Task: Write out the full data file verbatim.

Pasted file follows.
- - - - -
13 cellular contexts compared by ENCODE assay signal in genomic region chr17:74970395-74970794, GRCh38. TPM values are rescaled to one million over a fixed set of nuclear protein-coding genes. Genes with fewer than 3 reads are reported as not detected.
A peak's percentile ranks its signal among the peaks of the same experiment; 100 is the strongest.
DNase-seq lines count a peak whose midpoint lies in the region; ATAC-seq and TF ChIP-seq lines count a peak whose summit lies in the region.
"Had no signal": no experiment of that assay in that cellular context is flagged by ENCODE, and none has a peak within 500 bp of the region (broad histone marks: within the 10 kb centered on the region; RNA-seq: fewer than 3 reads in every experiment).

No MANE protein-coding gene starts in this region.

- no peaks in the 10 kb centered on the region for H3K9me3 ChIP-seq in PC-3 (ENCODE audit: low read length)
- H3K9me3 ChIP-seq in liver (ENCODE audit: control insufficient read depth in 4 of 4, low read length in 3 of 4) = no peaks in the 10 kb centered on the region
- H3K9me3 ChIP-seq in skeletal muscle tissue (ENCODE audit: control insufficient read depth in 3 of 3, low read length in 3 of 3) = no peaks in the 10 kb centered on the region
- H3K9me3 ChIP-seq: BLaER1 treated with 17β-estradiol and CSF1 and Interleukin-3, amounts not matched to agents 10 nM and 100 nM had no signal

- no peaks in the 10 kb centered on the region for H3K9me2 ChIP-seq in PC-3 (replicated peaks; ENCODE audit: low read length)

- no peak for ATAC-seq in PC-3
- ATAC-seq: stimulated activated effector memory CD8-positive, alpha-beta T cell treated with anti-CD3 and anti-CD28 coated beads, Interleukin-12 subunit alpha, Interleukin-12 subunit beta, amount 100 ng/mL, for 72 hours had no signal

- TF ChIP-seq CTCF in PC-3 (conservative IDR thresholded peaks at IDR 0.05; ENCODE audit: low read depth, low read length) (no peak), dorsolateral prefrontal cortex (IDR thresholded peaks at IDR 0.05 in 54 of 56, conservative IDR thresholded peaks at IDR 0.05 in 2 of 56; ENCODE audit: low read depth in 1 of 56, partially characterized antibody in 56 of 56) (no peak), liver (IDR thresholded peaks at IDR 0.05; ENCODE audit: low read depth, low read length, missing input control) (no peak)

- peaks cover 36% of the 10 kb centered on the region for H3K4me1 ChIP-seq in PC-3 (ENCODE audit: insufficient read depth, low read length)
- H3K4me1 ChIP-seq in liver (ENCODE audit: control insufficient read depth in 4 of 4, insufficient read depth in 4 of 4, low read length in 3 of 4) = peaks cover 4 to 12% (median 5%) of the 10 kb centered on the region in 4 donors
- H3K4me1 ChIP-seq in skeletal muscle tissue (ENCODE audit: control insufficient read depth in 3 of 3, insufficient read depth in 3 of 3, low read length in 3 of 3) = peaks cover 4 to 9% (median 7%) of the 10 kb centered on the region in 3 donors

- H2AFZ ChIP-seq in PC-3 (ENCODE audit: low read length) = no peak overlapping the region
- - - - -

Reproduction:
13 cellular contexts compared by ENCODE assay signal in genomic region chr17:74970395-74970794, GRCh38. TPM values are rescaled to one million over a fixed set of nuclear protein-coding genes. Genes with fewer than 3 reads are reported as not detected.
A peak's percentile ranks its signal among the peaks of the same experiment; 100 is the strongest.
DNase-seq lines count a peak whose midpoint lies in the region; ATAC-seq and TF ChIP-seq lines count a peak whose summit lies in the region.
"Had no signal": no experiment of that assay in that cellular context is flagged by ENCODE, and none has a peak within 500 bp of the region (broad histone marks: within the 10 kb centered on the region; RNA-seq: fewer than 3 reads in every experiment).

No MANE protein-coding gene starts in this region.

- no peaks in the 10 kb centered on the region for H3K9me3 ChIP-seq in PC-3 (ENCODE audit: low read length)
- H3K9me3 ChIP-seq in liver (ENCODE audit: control insufficient read depth in 4 of 4, low read length in 3 of 4) = no peaks in the 10 kb centered on the region
- H3K9me3 ChIP-seq in skeletal muscle tissue (ENCODE audit: control insufficient read depth in 3 of 3, low read length in 3 of 3) = no peaks in the 10 kb centered on the region
- H3K9me3 ChIP-seq: BLaER1 treated with 17β-estradiol and CSF1 and Interleukin-3, amounts not matched to agents 10 nM and 100 nM had no signal

- no peaks in the 10 kb centered on the region for H3K9me2 ChIP-seq in PC-3 (replicated peaks; ENCODE audit: low read length)

- no peak for ATAC-seq in PC-3
- ATAC-seq: stimulated activated effector memory CD8-positive, alpha-beta T cell treated with anti-CD3 and anti-CD28 coated beads, Interleukin-12 subunit alpha, Interleukin-12 subunit beta, amount 100 ng/mL, for 72 hours had no signal

- TF ChIP-seq CTCF in PC-3 (conservative IDR thresholded peaks at IDR 0.05; ENCODE audit: low read depth, low read length) (no peak), dorsolateral prefrontal cortex (IDR thresholded peaks at IDR 0.05 in 54 of 56, conservative IDR thresholded peaks at IDR 0.05 in 2 of 56; ENCODE audit: low read depth in 1 of 56, partially characterized antibody in 56 of 56) (no peak), liver (IDR thresholded peaks at IDR 0.05; ENCODE audit: low read depth, low read length, missing input control) (no peak)

- peaks cover 36% of the 10 kb centered on the region for H3K4me1 ChIP-seq in PC-3 (ENCODE audit: insufficient read depth, low read length)
- H3K4me1 ChIP-seq in liver (ENCODE audit: control insufficient read depth in 4 of 4, insufficient read depth in 4 of 4, low read length in 3 of 4) = peaks cover 4 to 12% (median 5%) of the 10 kb centered on the region in 4 donors
- H3K4me1 ChIP-seq in skeletal muscle tissue (ENCODE audit: control insufficient read depth in 3 of 3, insufficient read depth in 3 of 3, low read length in 3 of 3) = peaks cover 4 to 9% (median 7%) of the 10 kb centered on the region in 3 donors

- H2AFZ ChIP-seq in PC-3 (ENCODE audit: low read length) = no peak overlapping the region